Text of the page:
After a period of calm, renewed political tension within Iraq led to renewed protests, this time mostly centered around the country's Sunni minority. The main cause for upheaval was the ongoing standoff between Vice President Tareq al-Hashemi and Prime Minister al-Maliki, but strained relationships with the Kurdish autonomous regions added to the scene. On December 23, 2012, several thousand Iraqis marched against al-Maliki, responding to his moves against al-Hashemi and other influential Sunni leaders.[63]


On 4 January, a car bombing in Musayyib killed 28 Shi'ite pilgrims and injured 60 others as they were returning from Karbala.[64][65] In mid-January, a suicide bomber killed a prominent Sunni MP and six others in Fallujah, two days after Finance Minister Rafi al-Issawi survived an assassination attempt in the same city. The parliamentarian, Ayfan Sadoun al-Essawi, was an important member of the Sons of Iraq committee in Fallujah and part of the opposition to Prime Minister Nouri al-Maliki.[66] A suicide truck-bomber also attacked the headquarters of the Kurdistan Democratic Party in Kirkuk, killing 26 and leaving 204 injured. A similar attack against another Kurdish office in Tuz Khormato killed 5 and wounded 40.[67][68] Later that month, a suicide bomber blew himself up during a funeral for a politician's relative in the city of Tuz Khormato, killing 42 and leaving 75 others wounded.[69] In addition, protests by Sunni Muslims in Iraq against the government of Prime Minister Nouri al-Maliki turned deadly in Fallujah, as soldiers opened fire on a crowd of rock-throwing demonstrators, killing 7 and injuring more than 70 others. Three soldiers were later shot to death in retaliation for the incident, and clashes erupted in Askari, on the eastern outskirts of Fallujah. Security forces were placed on high alert as a curfew and vehicle ban were brought into effect. In a statement, Maliki urged both sides to show restraint and blamed the incident on unruly protesters. He also warned that it could lead to a "rise in tension that al-Qaida and terrorist groups are trying to take advantage of".[70][71]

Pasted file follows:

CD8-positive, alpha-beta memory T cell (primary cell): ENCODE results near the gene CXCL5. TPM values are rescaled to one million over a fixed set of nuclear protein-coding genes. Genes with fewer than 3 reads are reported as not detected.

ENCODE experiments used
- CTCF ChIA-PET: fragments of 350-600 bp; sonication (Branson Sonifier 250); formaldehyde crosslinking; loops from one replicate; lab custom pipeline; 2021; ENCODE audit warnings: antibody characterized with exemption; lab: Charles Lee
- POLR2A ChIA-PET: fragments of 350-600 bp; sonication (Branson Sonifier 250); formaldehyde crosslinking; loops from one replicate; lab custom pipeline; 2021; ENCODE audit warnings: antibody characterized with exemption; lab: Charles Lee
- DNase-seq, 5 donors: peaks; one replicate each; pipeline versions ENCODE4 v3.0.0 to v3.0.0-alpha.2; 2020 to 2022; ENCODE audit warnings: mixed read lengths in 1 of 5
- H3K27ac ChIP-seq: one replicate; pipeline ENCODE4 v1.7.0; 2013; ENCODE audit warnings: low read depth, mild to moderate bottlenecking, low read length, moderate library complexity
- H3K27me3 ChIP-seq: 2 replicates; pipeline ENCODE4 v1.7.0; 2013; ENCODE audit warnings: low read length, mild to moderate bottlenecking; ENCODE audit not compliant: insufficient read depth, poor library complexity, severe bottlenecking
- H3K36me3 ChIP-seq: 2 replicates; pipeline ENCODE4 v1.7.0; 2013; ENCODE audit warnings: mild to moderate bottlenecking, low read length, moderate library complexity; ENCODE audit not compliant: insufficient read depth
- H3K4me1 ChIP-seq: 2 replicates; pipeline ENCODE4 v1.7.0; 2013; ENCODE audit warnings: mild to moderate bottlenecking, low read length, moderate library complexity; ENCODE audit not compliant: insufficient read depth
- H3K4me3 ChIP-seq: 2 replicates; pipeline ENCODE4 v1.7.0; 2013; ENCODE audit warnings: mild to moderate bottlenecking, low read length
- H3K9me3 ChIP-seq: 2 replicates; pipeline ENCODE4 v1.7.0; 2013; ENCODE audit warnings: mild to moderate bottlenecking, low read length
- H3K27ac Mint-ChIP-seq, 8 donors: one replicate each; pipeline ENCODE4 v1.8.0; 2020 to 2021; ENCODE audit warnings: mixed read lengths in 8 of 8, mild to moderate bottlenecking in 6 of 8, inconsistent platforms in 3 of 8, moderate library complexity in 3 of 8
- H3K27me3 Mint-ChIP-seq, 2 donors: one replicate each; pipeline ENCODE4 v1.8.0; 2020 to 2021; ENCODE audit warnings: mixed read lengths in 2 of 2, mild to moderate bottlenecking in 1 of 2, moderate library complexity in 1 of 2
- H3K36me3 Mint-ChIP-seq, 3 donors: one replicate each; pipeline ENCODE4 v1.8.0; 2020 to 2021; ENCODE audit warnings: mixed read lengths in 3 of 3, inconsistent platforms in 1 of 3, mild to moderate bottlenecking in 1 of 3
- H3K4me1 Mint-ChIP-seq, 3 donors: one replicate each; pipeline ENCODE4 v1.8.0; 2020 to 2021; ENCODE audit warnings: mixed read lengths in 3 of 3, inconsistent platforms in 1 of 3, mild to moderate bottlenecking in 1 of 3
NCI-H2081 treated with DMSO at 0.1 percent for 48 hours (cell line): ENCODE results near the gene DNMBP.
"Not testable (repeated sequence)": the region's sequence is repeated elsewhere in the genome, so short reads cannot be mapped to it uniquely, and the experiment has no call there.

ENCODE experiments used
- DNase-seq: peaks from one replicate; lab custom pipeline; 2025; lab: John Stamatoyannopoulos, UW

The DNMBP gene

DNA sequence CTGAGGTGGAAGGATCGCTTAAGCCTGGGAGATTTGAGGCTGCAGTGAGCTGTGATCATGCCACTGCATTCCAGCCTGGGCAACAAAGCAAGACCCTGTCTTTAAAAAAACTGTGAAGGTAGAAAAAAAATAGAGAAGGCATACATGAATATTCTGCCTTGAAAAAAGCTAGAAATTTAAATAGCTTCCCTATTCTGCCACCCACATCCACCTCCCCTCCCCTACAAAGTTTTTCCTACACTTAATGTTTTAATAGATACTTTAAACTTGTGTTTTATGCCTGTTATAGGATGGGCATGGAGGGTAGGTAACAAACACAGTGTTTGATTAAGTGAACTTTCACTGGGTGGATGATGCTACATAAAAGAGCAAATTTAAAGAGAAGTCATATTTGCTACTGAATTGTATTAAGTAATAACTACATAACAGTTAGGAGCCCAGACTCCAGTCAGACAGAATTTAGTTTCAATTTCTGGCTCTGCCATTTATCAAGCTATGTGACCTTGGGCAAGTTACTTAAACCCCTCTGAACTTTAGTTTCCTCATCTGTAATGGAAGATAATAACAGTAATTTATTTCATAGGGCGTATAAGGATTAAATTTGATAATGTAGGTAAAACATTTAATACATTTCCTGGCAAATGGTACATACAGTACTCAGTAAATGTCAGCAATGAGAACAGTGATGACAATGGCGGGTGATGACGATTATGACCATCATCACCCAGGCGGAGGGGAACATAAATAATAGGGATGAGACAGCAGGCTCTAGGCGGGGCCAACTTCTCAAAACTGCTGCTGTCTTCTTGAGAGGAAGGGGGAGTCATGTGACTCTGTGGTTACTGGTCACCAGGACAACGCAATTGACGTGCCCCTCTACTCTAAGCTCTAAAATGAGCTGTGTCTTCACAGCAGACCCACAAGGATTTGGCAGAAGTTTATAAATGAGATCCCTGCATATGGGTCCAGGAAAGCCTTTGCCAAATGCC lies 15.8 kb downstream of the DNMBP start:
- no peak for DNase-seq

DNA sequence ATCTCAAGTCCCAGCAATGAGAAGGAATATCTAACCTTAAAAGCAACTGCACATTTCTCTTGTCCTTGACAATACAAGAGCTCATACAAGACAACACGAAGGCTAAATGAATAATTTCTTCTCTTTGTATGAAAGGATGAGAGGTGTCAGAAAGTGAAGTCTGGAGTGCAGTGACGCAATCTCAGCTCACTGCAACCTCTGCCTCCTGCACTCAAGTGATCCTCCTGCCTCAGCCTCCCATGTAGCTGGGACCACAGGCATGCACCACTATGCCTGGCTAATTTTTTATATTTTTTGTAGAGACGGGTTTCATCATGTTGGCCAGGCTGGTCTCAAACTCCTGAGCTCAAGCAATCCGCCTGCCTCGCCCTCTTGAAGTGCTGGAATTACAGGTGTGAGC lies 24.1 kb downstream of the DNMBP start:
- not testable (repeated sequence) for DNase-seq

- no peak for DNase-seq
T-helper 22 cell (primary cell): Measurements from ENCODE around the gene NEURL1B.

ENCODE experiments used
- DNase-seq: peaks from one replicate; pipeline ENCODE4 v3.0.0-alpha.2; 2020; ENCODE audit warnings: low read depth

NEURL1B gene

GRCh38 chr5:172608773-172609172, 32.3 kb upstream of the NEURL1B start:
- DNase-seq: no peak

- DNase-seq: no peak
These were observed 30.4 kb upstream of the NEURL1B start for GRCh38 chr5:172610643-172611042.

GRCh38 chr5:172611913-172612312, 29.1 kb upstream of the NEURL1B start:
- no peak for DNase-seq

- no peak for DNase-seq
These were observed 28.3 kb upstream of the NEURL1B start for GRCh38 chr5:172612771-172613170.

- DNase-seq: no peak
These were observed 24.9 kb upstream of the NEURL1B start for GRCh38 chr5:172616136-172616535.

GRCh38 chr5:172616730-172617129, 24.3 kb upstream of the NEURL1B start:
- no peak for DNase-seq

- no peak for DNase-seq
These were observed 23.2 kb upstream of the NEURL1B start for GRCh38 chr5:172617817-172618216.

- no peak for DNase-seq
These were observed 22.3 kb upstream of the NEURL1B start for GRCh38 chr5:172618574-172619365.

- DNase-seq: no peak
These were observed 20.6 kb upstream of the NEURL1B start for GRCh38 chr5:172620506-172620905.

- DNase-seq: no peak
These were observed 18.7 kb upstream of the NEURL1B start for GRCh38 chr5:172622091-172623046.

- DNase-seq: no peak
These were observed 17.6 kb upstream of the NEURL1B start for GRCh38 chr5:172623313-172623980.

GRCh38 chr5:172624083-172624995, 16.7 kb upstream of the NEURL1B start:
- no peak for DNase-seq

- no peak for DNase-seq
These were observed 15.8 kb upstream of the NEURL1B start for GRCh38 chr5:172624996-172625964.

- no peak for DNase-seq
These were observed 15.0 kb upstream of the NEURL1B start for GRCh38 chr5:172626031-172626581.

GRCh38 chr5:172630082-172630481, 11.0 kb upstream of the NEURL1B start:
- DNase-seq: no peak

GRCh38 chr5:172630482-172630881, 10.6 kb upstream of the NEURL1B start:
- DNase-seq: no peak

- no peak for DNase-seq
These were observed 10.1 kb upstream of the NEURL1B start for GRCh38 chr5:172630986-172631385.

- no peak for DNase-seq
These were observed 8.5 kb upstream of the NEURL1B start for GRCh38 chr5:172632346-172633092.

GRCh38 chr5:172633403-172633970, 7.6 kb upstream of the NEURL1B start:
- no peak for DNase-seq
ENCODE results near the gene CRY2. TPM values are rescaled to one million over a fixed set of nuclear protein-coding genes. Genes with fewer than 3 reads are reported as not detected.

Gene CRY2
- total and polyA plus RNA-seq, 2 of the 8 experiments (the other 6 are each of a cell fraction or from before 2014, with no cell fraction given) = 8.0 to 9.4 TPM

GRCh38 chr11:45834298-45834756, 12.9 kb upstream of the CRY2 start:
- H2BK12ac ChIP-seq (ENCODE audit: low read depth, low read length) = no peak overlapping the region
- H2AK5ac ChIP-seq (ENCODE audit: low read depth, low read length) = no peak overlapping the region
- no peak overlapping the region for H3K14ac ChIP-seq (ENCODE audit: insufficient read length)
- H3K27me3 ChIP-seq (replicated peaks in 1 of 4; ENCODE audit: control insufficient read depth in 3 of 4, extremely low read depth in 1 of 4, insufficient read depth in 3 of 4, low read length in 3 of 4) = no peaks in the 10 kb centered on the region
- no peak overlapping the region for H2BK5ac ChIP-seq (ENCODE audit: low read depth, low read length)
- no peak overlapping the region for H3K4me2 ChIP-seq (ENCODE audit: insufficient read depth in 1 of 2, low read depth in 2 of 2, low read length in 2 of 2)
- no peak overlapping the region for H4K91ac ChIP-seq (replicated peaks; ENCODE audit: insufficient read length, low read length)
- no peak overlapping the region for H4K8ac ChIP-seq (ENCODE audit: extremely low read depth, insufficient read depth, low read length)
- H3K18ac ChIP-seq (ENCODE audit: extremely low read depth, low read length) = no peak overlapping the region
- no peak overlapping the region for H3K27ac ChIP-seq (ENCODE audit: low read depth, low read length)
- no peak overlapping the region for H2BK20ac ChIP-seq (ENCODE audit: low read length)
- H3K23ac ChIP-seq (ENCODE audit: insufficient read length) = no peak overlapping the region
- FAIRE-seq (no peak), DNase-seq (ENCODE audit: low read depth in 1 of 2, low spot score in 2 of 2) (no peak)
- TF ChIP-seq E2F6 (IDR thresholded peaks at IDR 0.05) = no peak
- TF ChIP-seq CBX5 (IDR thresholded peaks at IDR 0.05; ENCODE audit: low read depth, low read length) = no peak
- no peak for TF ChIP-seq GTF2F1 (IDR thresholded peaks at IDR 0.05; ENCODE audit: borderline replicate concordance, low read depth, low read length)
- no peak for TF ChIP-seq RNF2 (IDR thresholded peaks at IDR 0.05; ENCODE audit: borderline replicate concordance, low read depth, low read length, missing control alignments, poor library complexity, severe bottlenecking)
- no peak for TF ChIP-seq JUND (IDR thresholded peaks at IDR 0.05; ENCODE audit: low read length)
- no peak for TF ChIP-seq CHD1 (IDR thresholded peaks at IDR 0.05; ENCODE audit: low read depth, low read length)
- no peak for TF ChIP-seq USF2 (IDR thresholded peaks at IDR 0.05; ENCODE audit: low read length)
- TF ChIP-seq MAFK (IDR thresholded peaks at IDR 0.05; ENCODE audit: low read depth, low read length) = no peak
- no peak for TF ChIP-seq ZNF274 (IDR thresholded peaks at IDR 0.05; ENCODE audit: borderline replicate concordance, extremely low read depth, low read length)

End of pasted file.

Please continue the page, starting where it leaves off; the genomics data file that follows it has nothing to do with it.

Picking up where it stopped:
In February, a suicide car-bomber detonated his vehicle near the provincial police headquarters in Kirkuk, killing at least 36 and injuring 105 others. Among the wounded was Major General Jamal Tahir, the city's chief of police, who had survived a previous attack at almost the same spot two years earlier. Three additional attackers were killed after the initial blast, as they attempted to throw grenades at security forces. Several officers who survived the attack reported that the first bomber was driving a police car and wearing a uniform. When guards at the gate stopped him to check his credentials, he detonated his explosives.[72][73]

In early March, unidentified gunmen ambushed a Syrian Army convoy escorted by Iraqi soldiers in the Battle of Akashat, killing 48 Syrians and 13 Iraqis. The assault took place near the desert border between the two nations in Iraq's Al Anbar Governorate. Authorities suspected the Free Iraqi Army, Jabhat al-Nusra, or al-Qaeda in Iraq of being behind the attack.[74] A week later, ISIS claimed responsibility for the attack, stating that they had "annihilated" a "column of the Safavid army," a reference to the Shia Persian dynasty that ruled Iran from 1501 to 1736. The group also claimed that the presence of Syrian soldiers in Iraq showed "firm co-operation" between the Syrian and Iraqi governments.[75] In mid-March, a series of coordinated attacks across the capital Baghdad and several major cities in the north and central parts of the country killed at least 98 people and left 240 others injured. The wave of violence was directed mostly at Shia civilians and took place on the tenth anniversary of the beginning of the Iraq War. ISIS later claimed responsibility for the attacks.[76]